It was more than three decades ago that Congress designated nearly 80,000 acres of Shenandoah National Park as wilderness. This coming weekend the park is planning a variety of activities to celebrate that wilderness.
You can join in celebrating that wilderness, which covers about 40 percent of the park, by viewing Shenandoah’s wilderness from Skyline Drive, hiking a wilderness trail, joining a ranger program, completing the new Wilderness Explorer Ranger Activity Guide, or exploring a visitor center exhibit.
Wilderness Weekend is a partnership between Shenandoah National Park, the Potomac Appalachian Trail Club (PATC), and the Shenandoah National Park Association (SNPA). PATC volunteers will be at several overlooks along Skyline Drive to share information about Shenandoah’s wilderness with visitors enjoying the park’s fall foliage. On Saturday, volunteers from the Society of American Foresters will be at overlooks sharing information about forest conservation.
Two special events will take place at Byrd Visitor Center, milepost 51 on Skyline Drive. The first event will be a traditional tool display and demonstration from 9:30 a.m. to 4:00 p.m. each day. Shenandoah National Park Trail Crews and PATC and SNPA volunteers will share their expertise in the traditional tools used to maintain trails in wilderness. Visitors will be able to try their hands at using these tools and gain insight on the important role trail maintenance plays in protecting wilderness for future generations.
The second event will be 20-minute ranger programs held at 11:30 and 3:30 each day. These programs will explore the history and values of Shenandoah’s wilderness.
Junior Rangers of all ages are invited to explore wilderness using the recently published Wilderness Explorer Ranger Activity Guide, “The Wild Side of Shenandoah.” This activity guide, part of an advanced Junior Ranger series, leads visitors through a series of activities that explore the meaning and significance of Shenandoah’s wilderness. One activity puts the participant in the role of a wilderness ranger to decide how to protect wilderness while keeping trails open for hikers. Activity guides are available for free at Byrd Visitor Center (milepost 51) and Dickey Ridge Visitor Center (mile 4.6).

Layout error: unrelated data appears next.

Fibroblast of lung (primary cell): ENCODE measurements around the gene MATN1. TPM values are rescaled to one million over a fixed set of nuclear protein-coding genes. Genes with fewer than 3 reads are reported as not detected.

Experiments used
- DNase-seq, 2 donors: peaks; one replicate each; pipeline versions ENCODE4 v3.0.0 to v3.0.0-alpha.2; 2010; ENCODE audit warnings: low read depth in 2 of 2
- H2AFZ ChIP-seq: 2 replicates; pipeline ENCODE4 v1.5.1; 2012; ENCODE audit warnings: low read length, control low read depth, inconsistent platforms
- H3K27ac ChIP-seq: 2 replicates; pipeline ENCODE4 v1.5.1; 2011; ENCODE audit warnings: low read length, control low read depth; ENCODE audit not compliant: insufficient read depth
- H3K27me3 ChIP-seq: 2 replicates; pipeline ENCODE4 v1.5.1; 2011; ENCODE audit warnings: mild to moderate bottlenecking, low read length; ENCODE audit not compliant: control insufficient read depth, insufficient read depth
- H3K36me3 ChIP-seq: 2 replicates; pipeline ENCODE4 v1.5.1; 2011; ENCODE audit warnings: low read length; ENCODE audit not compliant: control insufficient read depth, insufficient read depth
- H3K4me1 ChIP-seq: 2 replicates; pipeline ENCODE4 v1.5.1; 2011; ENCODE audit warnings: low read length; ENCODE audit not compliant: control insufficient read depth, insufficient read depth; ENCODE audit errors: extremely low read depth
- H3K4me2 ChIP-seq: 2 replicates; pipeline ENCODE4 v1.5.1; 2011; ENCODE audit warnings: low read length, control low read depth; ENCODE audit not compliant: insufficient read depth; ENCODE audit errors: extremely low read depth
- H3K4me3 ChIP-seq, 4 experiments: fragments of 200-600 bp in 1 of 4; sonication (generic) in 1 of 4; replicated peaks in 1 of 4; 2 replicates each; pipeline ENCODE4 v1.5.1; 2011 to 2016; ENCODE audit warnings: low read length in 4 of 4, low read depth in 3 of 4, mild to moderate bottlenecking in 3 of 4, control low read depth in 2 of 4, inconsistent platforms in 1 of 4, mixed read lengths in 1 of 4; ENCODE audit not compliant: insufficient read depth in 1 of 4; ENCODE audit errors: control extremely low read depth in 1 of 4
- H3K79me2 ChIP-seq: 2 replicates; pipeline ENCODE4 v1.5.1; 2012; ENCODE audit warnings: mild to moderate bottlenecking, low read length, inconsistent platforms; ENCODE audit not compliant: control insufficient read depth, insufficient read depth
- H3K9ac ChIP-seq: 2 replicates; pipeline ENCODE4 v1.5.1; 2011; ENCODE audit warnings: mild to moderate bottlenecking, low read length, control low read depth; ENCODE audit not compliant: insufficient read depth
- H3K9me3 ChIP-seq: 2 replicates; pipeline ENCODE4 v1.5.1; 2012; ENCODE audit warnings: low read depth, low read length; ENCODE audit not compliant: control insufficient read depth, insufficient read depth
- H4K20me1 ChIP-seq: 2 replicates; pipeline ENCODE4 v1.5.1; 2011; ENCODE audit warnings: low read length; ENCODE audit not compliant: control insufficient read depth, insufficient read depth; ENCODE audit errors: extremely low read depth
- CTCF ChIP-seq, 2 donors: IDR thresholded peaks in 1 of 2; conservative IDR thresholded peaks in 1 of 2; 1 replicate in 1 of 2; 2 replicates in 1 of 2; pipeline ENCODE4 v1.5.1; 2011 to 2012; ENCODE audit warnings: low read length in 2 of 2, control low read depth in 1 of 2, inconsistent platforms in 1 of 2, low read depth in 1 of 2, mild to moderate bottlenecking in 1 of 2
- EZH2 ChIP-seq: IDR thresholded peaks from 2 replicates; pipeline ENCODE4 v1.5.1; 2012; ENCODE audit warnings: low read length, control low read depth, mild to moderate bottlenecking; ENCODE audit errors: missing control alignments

Visitors are encouraged to stop by park visitor centers for more opportunities to learn about Shenandoah’s wilderness through exhibits and films. The highly interactive exhibit at Byrd Visitor Center, “Within a Day’s Drive of Millions,” tells the story of Shenandoah’s establishment including the significance of wilderness designation. Visitors can explore the history and meaning of wilderness through a computer touch screen exhibit, “The Spirit of Wilderness.” A newly released film narrated by Christopher Reeves, American Values: American Wilderness, will be available for viewing on request.
Shenandoah’s wilderness was designated by Congress in October 1976. That 80,000-acre swath of wilderness represents one of the largest wilderness areas in the eastern United States. Areas preserved as wilderness provide sanctuaries for human recreation, habitat for wildlife, sites for research, and reservoirs for clean, free-flowing water. Wilderness areas have been designated on public land across the United States. Today more than 107 million acres of public land are protected in the National Wilderness Preservation System.
For more information about Shenandoah National Park and wilderness, visit the park’s website.